Bounce CEO Offers Company’s Bikes To Be Used For Delivery Of Essentials, Says People Can List Their Idle Bikes Too

The coronavirus has hit all manner of companies hard, but some startups are trying to come up with innovative ways to minimize the damage.

Bounce CEO Vivekananda HR has offered his company’s bikes to be used for the delivery of essential goods. “Companies into essential deliveries, you can hire people without scooters and we will offer them scooters. We have 1000 electric scooters in Bangalore and 20k plus petrol scooters. Can provide scooters across 8 cities. Write to me at [email protected],” he wrote on Twitter. He also opened up a portal where people could let their personal bikes be used for the cause. “Hey Peeps, while you’re staying at home & being a Hero, you can make your scooter also a SuperHero. List your idle bike here and help a Covid warrior in need to do his/her job. Log on to and list your scooter there for offering it free or for a charge. Vivekananda HR also said that Bounce would sanitize the bikes at its own cost when scooters are being returned.

This would appear to be a win-win, both for Bounce and for delivery companies. Bounce’s entire fleet is currently presumably lying idle during the coronavirus lockdown, while delivery companies are struggling to fulfill the large numbers of order that are coming their way. If Bounce’s scooters could be used to help delivery companies transport essentials, it would not only help consumers, but also help companies tide over the coronavirus crisis. Bounce has already laid off 120 emplooyes during the lockdown, and the money that it’ll presumably make from the partnership can help it tide over a period when its revenues have ground to a virtual halt.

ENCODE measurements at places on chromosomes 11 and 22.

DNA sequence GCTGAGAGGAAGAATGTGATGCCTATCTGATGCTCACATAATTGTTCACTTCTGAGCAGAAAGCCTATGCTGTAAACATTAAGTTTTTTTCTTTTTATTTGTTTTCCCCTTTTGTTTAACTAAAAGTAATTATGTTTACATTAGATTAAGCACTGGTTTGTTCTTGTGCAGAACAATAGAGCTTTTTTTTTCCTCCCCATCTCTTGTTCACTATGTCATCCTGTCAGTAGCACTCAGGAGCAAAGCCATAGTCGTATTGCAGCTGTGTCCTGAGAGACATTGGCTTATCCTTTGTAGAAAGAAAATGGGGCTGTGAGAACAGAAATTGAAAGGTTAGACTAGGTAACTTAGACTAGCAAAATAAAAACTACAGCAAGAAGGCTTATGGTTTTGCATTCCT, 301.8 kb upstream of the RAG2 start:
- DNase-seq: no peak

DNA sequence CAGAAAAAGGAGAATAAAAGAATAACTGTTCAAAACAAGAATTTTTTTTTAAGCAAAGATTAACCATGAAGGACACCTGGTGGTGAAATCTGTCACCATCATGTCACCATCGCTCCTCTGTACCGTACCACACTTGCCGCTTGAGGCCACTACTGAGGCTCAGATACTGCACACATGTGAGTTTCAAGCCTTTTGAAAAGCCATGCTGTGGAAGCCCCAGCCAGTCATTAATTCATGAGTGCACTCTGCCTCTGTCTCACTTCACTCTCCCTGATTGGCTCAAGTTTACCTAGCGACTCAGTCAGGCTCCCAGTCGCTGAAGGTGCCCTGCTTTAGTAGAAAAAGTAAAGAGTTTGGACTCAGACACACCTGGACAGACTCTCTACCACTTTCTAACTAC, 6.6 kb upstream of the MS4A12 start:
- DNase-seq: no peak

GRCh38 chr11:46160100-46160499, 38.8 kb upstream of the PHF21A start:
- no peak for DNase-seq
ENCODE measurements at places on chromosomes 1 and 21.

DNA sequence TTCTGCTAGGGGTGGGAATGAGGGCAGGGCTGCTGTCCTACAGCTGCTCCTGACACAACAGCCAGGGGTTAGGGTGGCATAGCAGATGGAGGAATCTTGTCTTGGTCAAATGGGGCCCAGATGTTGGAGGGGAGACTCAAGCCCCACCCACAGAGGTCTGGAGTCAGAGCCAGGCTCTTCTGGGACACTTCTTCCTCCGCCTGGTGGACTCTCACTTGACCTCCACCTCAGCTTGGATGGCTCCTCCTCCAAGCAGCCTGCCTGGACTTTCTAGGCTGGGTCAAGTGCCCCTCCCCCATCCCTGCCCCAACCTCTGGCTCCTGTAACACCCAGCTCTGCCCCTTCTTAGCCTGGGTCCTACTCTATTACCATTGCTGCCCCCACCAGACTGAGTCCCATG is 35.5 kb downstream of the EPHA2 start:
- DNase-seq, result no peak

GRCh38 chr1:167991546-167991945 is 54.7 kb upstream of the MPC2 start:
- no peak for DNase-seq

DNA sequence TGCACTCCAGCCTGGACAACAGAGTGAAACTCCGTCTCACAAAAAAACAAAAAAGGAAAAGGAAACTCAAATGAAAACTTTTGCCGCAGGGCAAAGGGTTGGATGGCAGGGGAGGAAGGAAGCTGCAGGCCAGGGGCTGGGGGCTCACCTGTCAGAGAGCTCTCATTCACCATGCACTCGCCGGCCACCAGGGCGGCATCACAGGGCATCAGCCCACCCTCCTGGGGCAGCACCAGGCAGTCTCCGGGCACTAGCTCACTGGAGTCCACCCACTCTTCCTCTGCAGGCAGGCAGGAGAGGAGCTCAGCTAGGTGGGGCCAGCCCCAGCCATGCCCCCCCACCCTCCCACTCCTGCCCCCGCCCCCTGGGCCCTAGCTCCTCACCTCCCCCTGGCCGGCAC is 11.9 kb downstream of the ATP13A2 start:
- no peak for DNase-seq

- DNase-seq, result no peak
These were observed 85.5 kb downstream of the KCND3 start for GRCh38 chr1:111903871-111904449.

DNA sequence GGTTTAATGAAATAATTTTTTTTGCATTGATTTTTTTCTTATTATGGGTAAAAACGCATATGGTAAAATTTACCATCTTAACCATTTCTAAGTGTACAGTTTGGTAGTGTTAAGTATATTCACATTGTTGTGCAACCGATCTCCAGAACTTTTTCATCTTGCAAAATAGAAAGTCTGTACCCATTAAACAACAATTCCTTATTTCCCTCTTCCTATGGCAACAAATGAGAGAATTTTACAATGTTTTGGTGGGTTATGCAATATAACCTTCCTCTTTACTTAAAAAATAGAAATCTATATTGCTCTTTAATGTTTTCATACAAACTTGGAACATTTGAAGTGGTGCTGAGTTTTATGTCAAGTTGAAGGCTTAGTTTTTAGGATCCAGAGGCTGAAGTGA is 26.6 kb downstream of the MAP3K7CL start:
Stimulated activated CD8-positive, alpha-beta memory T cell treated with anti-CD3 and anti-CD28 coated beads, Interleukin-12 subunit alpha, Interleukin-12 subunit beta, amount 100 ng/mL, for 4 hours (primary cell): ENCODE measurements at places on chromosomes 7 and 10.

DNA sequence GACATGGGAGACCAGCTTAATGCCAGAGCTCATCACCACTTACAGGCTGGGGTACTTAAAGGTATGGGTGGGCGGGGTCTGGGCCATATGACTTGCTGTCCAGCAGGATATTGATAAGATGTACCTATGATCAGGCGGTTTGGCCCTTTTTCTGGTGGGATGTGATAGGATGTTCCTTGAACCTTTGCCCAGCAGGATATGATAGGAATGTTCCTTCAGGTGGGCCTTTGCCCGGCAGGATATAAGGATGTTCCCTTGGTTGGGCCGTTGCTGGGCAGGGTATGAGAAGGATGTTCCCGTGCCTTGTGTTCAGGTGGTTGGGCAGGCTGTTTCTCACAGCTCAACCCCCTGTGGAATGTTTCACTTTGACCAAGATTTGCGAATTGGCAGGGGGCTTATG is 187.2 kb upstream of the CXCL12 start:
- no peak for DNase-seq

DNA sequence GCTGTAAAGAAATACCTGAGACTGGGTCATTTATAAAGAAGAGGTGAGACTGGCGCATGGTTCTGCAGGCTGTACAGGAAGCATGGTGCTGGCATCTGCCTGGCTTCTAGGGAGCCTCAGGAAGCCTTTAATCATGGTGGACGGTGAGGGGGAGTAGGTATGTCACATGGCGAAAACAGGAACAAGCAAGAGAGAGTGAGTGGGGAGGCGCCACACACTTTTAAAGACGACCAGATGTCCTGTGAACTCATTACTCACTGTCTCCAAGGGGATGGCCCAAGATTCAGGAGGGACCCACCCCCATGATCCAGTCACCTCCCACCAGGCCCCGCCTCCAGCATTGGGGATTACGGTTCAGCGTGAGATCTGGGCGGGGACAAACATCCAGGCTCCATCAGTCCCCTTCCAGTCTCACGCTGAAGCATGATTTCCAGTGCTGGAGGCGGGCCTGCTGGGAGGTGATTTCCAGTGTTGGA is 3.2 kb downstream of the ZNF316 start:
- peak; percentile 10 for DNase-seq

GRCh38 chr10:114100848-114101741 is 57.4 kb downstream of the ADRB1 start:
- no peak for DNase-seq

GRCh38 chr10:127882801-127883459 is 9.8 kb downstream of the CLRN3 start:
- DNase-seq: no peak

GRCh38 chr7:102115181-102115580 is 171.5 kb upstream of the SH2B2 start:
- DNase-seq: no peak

This isn’t the first time that mobility companies have come forward and offered to assist delivery companies. Uber had earlier signed partnerships with Big Basket and Flipkart, and its cars were being used to deliver orders of essential goods. Ola too has been utilizing its fleet as a mobile ambulance service, helping transport needy people to hospitals. Bounce too now has now come up with a similar plan to use its fleet. There’s only a week left of the official lockdown, but there are indications that life could take a while to come back to normal. And while the demand for their services are depressed, mobility companies are both trying to be useful and hoping to make some money as they battle the impact of the coronavirus.